By Kurt Thoennessen, CAPI
An estate plan is typically designed to protect your assets from creditors, mitigate your liability exposures and reduce estate tax implications after your death. One estate planning strategy that has become popular is placing a personal residence into a Trust, Limited Liability Company (LLC), or Limited Partnership (LP). This is an effective strategy, however a critical step in the process is often overlooked that could negate any positive effects of the original plan. That step is consulting with a personal insurance specialist to ensure that this new ownership structure is accounted for in your personal insurance program.
Changing the ownership structure of your home
When you contribute a residence to a trust or other entity you are removing that residence from your name and placing ownership with the entity. Once you no longer personally own the residence, your homeowners insurance policy that lists you as the "Insured" needs to be updated.
Is the Trust or LLC an "Insured"?
The verbiage below is the definition of an “Insured” from a major national insurer's home insurance contract and is used by most insurers. This definition is used to determine if coverage is applicable at the time of loss.
"Insured" means you and residents of your household who are:
This definition does not include trusts, LLCs or LPs, which means these entities are not considered insureds. Therefore, any coverage that is afforded to an insured, through your policy, would probably not be given to a trust, LLC, or LP.
How will my policy respond?
The answer to this question may vary by insurance company and homeowners insurance contract. However, the contract language of one major national insurance company indicates that they will not provide coverage based on the following statement from the policy section labeled "Insurable Interest and Our Liability":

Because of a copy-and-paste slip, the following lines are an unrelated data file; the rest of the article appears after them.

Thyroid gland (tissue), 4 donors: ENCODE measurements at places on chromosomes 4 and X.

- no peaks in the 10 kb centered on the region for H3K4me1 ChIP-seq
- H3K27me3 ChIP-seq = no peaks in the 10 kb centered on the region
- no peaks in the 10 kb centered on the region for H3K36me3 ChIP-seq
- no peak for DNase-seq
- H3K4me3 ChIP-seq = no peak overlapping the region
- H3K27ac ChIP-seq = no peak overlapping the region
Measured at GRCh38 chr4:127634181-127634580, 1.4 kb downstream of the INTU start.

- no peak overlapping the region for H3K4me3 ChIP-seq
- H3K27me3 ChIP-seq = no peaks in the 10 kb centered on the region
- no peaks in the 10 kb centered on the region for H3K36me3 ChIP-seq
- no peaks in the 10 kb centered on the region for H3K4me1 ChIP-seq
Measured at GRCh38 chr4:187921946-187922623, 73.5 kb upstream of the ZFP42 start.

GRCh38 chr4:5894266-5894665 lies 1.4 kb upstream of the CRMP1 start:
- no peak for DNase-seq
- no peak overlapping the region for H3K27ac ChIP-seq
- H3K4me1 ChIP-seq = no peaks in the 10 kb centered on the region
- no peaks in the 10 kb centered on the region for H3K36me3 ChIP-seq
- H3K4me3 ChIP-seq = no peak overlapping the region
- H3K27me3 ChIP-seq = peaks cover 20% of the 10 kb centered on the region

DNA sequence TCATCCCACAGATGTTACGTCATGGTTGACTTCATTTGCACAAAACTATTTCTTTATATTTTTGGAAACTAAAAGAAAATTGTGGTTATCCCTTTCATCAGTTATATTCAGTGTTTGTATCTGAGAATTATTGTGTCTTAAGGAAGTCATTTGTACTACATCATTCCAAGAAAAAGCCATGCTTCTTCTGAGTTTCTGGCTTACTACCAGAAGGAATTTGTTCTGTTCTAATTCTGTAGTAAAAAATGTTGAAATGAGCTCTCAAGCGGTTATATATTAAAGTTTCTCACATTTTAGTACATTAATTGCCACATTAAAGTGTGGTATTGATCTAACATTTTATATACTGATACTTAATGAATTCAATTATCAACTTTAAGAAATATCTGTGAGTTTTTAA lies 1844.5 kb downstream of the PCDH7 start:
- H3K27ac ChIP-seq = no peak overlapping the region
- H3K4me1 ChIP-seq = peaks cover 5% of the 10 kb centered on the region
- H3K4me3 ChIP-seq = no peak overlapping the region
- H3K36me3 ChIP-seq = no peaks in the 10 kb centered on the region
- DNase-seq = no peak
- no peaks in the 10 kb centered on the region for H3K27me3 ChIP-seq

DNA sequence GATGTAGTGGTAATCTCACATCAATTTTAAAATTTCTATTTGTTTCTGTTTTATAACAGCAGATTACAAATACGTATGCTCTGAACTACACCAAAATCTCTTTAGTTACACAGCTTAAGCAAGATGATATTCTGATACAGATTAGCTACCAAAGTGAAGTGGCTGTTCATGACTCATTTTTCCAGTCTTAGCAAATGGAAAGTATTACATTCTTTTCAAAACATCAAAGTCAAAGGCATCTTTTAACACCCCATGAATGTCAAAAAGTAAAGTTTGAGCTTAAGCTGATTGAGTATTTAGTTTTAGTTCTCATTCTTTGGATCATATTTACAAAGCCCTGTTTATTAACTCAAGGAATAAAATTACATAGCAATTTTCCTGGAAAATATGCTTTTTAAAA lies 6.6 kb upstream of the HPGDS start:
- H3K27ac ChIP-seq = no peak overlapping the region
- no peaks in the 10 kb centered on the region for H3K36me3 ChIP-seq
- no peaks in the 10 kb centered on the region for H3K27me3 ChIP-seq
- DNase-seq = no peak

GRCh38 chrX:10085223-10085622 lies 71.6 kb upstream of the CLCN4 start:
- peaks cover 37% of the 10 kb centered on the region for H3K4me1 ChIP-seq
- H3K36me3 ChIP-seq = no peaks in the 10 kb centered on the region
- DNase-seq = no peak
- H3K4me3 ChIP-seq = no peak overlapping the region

"In the event of a covered loss, we will not pay for more than an insured person's insurable interest in the property covered, nor more than the amount of coverage afforded by this policy.
Simply put, if your residence has been placed into a trust or LLC and you no longer own it personally, the insurer may question your insurable interest in the residence.
Other coverage considerations
Not only do you have to redesign your coverage to account for a new ownership structure that includes a trust, LLC, or LP, but you also need to give consideration to the areas of your coverage that are not affected by your estate plan. The reason for this is the fact that typically only the structures on the property are contributed to a trust, LLC, or LP, leaving your personal property, liability risk, and additional living expenses after a loss unaffected by the estate plan. Therefore, if you continue to live in the house after you place it in one of these entities, you will also need to structure your policy to provide coverage for these exposures as well. If your policy is not structured properly, you could be left with an unexpected gap in coverage.
Work with a personal insurance specialist
The most important thing to remember when you contribute a residence to a trust or place it in an LLC or LP is to inform your insurance adviser of this change in ownership. A personal insurance specialist will seek to understand the change in ownership and restructure your insurance program to ensure your coverage is properly structured and will respond as intended in the event of a loss.
About the Author
Kurt Thoennessen is Vice President of Ericson Insurance Advisors and a Certified Advisor of Personal Insurance (CAPI). Kurt works with clients and family offices across the country to develop and implement personal risk management and insurance programs. Kurt can be reached at (203) 405-2645 or firstname.lastname@example.org.
Kurt is developing a new technology platform to help owners of high value assets address the issues raised in this article, called InsureScope. Please visit insurescope.com if you would like to be notified when the site is launched.